Former Catholic Charities USA president J. Bryan Hehir, a priest of the Boston archdiocese, urged caution to those who would use religious imagery and language in the public sphere. Morality, which has an appeal beyond specific religious doctrines or denomination, said Hehir, should be the mediator between religion and politics in civil society. A pluralistic society such as the United States requires those who assert religious claims “to justify them to others who don’t share their faith” with pragmatic secular arguments, said Hehir.

Predictably, perhaps, one of the vanquished refused to give up the fight. Land’s declaration of victory “is an absurd statement because the majority of the people in this country don’t share most of the values of the so-called religious conservatives,” Barry Lynn, executive director of Americans United for Separation of Church and State, told NCR. Lynn noted that large majorities of Americans oppose overturning Roe v. Wade and support either marriage rights or civil unions for gay couples.

“The Democratic Party shouldn’t try to be Republican light on religion because it’s not going to work,” said Lynn. “There are plenty of good, solid morally responsible ethical positions that can be articulated by people who also happen to be Democrats. You don’t need to tie the idea that we have to take care of the poorest people before we give more to the wealthiest to direct religious experience. You don’t have to quote Jesus about it -- it’s just not an appropriate way to run a secular democracy.”

Kennedy, meanwhile, did not back away from his longtime support for abortion rights. “A woman has the constitutional right to make her own reproductive decisions, and I support that right wholeheartedly,” said the eight-term senator. But, he continued, “if we are serious about reducing the number of abortions, we must be serious about reducing unwanted pregnancy. We must adopt policies with a proven track record of reducing abortion.” The number of abortions is reduced, said Kennedy, “when women and parents have education and economic opportunity.”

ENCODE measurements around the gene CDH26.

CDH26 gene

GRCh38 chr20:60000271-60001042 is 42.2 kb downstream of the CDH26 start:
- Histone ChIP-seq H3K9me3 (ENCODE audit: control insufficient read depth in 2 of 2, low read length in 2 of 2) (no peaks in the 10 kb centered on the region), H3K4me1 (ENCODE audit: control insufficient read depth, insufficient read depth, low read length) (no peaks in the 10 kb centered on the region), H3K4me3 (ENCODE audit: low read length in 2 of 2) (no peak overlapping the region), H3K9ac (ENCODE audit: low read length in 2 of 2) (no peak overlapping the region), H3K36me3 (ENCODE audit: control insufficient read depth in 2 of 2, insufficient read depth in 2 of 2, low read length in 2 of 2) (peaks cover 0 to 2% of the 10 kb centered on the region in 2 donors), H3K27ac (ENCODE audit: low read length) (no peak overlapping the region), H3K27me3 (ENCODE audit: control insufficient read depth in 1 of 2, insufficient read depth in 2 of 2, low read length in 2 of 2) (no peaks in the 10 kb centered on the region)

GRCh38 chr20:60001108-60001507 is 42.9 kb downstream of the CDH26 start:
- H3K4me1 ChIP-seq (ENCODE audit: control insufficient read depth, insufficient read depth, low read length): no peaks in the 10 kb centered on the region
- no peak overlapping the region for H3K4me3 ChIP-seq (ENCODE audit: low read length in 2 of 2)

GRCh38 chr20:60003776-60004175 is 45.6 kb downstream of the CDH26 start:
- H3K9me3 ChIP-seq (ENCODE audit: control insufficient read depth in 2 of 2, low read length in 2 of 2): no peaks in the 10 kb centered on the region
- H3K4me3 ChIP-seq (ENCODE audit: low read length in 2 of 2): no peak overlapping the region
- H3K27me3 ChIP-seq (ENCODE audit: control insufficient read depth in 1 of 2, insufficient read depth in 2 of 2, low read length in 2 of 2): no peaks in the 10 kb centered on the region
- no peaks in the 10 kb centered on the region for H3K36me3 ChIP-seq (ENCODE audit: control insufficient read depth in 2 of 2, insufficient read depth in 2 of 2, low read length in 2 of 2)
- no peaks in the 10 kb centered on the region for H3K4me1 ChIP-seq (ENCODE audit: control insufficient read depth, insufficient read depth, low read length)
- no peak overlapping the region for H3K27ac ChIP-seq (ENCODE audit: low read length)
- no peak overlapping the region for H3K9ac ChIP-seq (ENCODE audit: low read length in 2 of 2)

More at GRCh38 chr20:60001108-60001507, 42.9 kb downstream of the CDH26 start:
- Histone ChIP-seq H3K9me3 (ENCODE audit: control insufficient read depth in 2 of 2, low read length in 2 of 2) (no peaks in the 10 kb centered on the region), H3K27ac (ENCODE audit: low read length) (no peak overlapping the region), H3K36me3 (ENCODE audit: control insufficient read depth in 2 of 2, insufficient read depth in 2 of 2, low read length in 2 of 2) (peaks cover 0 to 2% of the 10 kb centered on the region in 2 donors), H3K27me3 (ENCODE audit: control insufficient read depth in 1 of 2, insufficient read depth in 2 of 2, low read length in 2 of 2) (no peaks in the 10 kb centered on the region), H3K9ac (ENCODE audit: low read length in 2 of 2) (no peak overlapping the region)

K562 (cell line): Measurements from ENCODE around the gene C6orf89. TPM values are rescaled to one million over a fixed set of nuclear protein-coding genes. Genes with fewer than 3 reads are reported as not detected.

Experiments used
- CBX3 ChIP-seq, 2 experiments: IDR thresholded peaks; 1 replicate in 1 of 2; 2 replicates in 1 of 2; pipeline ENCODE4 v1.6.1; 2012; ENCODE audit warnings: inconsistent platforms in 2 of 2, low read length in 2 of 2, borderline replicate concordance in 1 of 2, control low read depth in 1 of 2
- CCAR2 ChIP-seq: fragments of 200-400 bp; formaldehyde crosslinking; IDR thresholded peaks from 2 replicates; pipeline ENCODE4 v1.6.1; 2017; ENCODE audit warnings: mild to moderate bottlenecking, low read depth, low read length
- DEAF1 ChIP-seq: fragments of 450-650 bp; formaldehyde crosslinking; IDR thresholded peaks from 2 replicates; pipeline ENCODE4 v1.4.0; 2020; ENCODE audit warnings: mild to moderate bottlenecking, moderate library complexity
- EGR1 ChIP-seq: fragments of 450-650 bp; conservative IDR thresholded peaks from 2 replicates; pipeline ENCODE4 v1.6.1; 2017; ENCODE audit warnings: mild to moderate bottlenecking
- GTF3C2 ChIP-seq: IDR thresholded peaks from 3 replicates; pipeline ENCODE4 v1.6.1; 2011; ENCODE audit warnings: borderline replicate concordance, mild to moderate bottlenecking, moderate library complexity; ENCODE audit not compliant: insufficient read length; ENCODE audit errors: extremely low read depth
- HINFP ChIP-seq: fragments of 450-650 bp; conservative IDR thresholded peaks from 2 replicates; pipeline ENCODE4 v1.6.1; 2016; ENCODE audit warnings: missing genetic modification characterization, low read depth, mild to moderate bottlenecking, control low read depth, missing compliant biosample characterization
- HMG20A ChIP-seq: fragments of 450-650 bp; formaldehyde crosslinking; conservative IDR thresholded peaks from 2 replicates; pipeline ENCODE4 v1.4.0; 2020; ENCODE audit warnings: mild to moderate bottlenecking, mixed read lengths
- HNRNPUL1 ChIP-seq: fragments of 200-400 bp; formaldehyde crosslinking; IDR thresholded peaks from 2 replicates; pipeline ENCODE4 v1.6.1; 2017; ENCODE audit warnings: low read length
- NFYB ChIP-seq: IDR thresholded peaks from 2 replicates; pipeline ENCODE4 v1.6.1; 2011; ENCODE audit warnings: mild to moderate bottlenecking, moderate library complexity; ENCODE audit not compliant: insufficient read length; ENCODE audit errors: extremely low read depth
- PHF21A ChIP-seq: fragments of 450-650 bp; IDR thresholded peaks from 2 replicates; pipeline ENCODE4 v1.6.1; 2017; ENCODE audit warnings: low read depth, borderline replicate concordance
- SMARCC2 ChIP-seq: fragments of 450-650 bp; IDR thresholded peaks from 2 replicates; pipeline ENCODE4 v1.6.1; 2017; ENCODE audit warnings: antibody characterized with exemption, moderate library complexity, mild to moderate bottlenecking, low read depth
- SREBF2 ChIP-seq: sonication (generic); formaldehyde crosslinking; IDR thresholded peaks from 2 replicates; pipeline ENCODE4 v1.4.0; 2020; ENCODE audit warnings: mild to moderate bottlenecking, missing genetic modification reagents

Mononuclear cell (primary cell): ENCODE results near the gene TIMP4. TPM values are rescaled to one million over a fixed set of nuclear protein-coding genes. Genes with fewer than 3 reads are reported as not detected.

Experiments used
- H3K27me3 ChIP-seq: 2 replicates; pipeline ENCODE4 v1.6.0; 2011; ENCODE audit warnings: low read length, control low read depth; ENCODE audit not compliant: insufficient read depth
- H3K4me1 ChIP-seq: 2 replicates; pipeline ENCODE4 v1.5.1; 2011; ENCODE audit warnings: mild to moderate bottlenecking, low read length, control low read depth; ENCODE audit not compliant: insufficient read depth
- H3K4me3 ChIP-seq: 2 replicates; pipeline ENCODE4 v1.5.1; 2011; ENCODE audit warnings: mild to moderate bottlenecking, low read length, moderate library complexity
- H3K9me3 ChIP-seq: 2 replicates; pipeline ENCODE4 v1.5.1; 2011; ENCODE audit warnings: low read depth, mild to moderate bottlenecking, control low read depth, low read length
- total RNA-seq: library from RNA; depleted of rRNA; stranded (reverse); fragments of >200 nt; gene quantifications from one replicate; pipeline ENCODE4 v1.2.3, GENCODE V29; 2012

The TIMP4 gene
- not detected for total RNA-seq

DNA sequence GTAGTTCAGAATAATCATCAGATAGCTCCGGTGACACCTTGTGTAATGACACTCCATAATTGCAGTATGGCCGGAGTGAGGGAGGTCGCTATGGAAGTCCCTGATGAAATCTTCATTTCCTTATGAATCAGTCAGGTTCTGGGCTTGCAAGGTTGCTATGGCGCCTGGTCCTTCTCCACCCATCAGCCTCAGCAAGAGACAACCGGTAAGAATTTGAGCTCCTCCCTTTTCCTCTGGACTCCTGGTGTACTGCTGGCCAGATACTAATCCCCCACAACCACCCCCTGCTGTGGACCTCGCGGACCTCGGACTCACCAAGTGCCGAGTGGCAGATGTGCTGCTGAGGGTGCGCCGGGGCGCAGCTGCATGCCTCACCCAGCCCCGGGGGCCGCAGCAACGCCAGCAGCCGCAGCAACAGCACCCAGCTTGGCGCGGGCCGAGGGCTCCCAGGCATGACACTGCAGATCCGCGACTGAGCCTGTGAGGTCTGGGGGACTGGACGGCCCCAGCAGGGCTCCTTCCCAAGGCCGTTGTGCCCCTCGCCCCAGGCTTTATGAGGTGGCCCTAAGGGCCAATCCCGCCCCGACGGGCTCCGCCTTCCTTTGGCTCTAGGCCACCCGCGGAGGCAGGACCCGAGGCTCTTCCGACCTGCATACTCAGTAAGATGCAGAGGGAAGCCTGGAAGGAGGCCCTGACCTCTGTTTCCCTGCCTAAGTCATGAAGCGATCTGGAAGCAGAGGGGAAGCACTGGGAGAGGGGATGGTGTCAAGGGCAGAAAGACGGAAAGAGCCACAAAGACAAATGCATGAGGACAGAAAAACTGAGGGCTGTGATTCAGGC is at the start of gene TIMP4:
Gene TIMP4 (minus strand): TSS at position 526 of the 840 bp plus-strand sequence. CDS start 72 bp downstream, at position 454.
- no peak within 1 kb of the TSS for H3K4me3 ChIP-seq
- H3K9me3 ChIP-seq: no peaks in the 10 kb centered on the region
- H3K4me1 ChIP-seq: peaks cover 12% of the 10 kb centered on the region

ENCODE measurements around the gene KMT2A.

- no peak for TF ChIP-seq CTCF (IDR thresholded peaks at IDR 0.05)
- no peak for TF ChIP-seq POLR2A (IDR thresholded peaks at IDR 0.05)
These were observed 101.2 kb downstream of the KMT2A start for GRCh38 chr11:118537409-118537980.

Few Democrats would argue with Kennedy’s critique. The unanswered question, however, is whether party leaders will opt to challenge core constituencies within their ranks, such as the pro-choice lobby and strict church-state separatists, or, instead, seek to energize that base in its quest to win elections.

Joe Feuerherd is NCR Washington correspondent. His e-mail address is

Roemer seeks new focus for abortion debate

Former six-term representative Tim Roemer is, on some levels, central casting’s answer to what ails the Democratic Party. The articulate 48-year-old former Notre Dame graduate student (he got his master’s and Ph.D. in South Bend) had a moderate to liberal voting record (Americans for Democratic Action 61 percent lifetime rating) while representing a conservative “Red State” district during 12 years in the House. He supported increases in the minimum wage, backed the 1996 welfare bill signed by President Clinton, and, most recently, served on the 9/11 Commission.

But he also supported measures that put him at odds with the party’s influential abortion-rights constituency -- such as a ban on late term abortions, “parental consent” for minors, a ban on cloning, and the “Unborn Victims of Violence Act.” Thus his desire to head the Democratic National Committee -- he’s the only pro-life candidate among the six seeking the post -- has become a flash point as the party debates its future in the wake of the 2004 election results.

“I don’t think a single issue or interest should dictate where this party goes in the future,” Roemer told NCR. “I hope that we can talk about this divisive abortion issue in different ways in this country in the 21st century. President Bush campaigned all over the country with Arnold Schwarzenegger, who doesn’t agree with him on the issue. Why can’t the Democratic Party include both views at high levels?”

Roemer, who acknowledges that the party is essentially pro-choice on abortion-rights, would nonetheless like to see a new emphasis. “I’ve never met a woman who wanted to have an abortion or who didn’t respect life,” said Roemer. Democrats should focus on reducing the demand for abortion, as they did with some success during the Clinton presidency, and reaching out to voters who don’t share a hard-line stance on the issue, he said. “The debate has moved nowhere over the past 30 years.”

Roemer got into politics (he’s a former aide to Rep. John Brademas and Sen. Dennis DeConcini), he says, as a form of service. “The quality of life for our children is a values issue; caring for the poor is a social justice issue. These are the least of our brethren.” Of additional concern, says Roemer, are “the values of national security, job security and Social Security.”

“The Democratic Party tries in effective ways to help the homeless, to help the poor and to give people economic opportunities. That’s why I’m in public service.”

The Democratic National Committee will select its new chairman during it annual meeting in Washington, Feb. 10-12.

-- Joe Feuerherd

National Catholic Reporter, January 28, 2005